Nails are not only an important element of appearance but also reflect the body’s Internal constitution and nutritional status. Nail changes due to malnutrition are usually mild and nonspecific. It is often difficult to suspect nutritional deficiencies just by observing changes in the nails. The nail apparatus consists of the nail plate, a keratinized dead product, and four specialized epithelia, the proximal nail fold, the nail matrix, the nail bed, and the hyponail layer. The majority of the nail plate is made up of hairy ( hard) keratin. Which accounts for 80-90% of the nail plate, and epithelial keratin accounts for 10-20%. The total sulfur content is approximately 10% by weight. Cysteine disulfide bonds within matrix proteins contributed maximally to nail hardness by holding keratin fibers together

Calcium does not contribute to the hardness of the nail. It accounts for only 0.2% of the weight of the nail plate.

The lipid content is relatively low compared to that of the stratum corneum. Glycolic acid and stearic acid are lipids in the nail plate and their presence contributes to water resistance. Despite its water resistance, the hydration status of the nail plate is another factor that determines the hardness of the nail plate. The water content of the nail plate varies widely. But the normal water content is less than 16%, and soft when it is more than 25%. Minerals are another important aspect of nail plate composition. Some of these minerals include iron, sodium, copper, etc.

Other causes of onycholysis

This condition primarily appears on the toenails, but it can also occur on the fingernails. To better understand the various treatments for onycholysis, it is necessary to understand how this phenomenon occurs. In reality, there may be several causes, which will determine the course of treatment and prevention of recurrence.

Mechanical causes in this case are simple or repeated traumas that lead to the avulsion of the nail. Examples include manual trauma or injury such as hitting a nail with a hammer during construction. Tiny shoes can exert unnecessary force on toes, every time you work, the tips of your shoes hit each other, making them weak. Repetitive gesture, this is the case with a runner who runs a marathon and may lose his toenails at the end of the race.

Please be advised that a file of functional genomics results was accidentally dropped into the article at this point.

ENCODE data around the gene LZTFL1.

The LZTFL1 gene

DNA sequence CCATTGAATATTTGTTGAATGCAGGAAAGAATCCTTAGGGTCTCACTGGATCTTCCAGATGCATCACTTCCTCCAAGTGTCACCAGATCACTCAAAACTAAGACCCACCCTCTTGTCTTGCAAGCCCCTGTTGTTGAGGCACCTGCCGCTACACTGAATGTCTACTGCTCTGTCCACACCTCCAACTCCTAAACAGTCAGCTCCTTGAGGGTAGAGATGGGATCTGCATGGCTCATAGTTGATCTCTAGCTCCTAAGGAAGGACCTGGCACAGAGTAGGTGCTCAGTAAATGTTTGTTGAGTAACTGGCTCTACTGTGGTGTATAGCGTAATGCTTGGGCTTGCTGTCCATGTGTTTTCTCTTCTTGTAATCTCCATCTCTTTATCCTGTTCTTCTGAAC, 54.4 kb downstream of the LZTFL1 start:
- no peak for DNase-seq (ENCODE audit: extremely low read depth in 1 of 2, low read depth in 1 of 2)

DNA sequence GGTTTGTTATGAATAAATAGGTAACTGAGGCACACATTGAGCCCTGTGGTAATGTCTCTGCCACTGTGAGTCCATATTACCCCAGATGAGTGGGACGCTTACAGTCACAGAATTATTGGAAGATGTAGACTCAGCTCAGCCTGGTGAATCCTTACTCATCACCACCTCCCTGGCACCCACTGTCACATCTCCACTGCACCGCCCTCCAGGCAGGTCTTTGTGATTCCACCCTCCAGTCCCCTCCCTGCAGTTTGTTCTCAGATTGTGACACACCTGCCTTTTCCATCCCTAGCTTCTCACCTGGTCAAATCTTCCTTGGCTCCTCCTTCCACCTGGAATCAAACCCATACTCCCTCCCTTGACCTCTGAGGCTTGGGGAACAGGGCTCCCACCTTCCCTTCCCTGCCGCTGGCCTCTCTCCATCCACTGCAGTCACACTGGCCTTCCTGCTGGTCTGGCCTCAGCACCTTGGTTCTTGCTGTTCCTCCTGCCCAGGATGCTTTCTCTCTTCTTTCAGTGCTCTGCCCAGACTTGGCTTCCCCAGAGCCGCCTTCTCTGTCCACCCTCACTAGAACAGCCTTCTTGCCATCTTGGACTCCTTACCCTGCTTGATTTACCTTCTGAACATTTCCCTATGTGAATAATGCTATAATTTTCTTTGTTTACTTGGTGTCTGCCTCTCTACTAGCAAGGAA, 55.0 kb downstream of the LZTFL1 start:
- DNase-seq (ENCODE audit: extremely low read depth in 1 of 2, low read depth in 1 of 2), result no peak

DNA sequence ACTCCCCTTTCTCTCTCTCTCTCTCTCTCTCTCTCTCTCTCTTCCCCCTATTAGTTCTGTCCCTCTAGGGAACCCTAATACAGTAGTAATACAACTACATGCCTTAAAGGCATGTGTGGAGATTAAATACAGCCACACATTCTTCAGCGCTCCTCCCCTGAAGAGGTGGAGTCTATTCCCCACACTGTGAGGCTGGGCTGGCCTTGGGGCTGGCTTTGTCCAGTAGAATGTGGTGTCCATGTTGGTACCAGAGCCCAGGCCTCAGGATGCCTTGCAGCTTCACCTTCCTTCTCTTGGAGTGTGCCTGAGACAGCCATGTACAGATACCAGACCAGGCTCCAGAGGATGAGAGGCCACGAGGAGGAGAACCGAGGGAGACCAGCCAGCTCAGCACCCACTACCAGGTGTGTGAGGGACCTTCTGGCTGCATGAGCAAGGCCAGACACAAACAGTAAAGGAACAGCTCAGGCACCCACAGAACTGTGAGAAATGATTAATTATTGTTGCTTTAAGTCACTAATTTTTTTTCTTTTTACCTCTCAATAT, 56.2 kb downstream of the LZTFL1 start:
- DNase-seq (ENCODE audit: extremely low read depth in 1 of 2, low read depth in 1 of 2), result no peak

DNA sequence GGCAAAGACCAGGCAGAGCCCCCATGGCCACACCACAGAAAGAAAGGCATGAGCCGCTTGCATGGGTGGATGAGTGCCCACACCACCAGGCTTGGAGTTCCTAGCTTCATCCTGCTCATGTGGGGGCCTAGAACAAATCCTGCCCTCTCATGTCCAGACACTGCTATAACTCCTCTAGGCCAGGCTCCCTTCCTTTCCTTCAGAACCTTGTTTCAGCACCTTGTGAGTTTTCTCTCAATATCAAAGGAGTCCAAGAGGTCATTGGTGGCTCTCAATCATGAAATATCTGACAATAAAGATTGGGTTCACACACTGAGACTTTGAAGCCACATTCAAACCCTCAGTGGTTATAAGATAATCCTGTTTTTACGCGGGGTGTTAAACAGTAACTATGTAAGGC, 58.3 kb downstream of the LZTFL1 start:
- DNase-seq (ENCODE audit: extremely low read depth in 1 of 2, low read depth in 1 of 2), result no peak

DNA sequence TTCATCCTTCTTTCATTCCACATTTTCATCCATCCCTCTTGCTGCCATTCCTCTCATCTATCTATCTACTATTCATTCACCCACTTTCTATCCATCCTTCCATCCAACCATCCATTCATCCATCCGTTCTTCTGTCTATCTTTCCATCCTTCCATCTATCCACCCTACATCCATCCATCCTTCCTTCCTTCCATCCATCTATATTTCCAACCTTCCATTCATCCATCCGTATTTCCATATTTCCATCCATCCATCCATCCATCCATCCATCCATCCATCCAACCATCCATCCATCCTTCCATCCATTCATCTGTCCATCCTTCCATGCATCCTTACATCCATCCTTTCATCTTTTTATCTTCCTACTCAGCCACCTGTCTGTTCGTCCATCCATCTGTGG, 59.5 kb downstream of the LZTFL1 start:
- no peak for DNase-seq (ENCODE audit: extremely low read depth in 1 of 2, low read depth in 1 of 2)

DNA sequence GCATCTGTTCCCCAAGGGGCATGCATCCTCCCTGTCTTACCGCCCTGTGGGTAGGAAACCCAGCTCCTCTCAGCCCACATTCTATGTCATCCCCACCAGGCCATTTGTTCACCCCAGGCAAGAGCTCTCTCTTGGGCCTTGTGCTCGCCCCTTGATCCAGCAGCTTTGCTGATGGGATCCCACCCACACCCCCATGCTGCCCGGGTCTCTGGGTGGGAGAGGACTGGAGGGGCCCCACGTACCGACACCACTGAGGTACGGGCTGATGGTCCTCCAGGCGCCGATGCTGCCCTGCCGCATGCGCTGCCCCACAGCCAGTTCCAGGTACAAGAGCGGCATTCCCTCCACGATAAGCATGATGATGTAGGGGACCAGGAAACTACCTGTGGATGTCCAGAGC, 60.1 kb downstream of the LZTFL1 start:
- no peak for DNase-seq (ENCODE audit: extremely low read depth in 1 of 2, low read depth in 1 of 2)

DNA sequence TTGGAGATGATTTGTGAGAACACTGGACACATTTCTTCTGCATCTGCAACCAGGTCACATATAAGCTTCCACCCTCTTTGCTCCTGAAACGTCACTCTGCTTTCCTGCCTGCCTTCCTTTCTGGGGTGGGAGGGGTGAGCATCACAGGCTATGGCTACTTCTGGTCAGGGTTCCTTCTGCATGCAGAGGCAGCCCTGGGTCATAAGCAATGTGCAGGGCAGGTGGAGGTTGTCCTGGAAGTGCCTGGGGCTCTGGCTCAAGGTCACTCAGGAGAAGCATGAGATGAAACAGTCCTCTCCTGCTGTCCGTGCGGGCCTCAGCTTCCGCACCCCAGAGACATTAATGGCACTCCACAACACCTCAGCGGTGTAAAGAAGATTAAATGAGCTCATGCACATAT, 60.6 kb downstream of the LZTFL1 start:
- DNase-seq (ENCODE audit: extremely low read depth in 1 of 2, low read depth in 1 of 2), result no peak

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Finally, a healthy balanced diet is the only way to nourish your nails from the inside out. The health of your nails should be taken as seriously as the health of any other part of your body. To do this, you should avoid: avoid nail polish remover that contains acetone, which dries out your nails. Use nail polish remover only once a month, with only short touch-ups in between, do not remove cuticles at the salon, as this increases your susceptibility to infections. Nails are not tools, avoid using your fingernails to open cans, scrape dried foods off the plate, or pry anything open. Now that you know how onycholysis occurs, the care, precautions, and vitamin deficiency implication, do not desist from the habit of growing a healthy nail.


  • Miles, M., Olsen, L., and Rogers, A.: Recurrent vaginal candidiasis. JA MA 238: 1836–1837, 1977. Google Scholar 
  • LF RayOnycholysis: A classification and studyArch Dermatol(1963)
  • Chen GY, Chen YH, Hsu MM, et al. Onychomadesis and onycholysis associated with capecitabine. Br J Dermatol 2001;145:521–2. PubMed

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Dr. David G Kiely is a distinguished Medical Reviewer and former General Medicine Consultant with a wealth of experience in the field. Dr. Kiely's notable career as a General Medicine Consultant highlights his significant contributions to the medical field.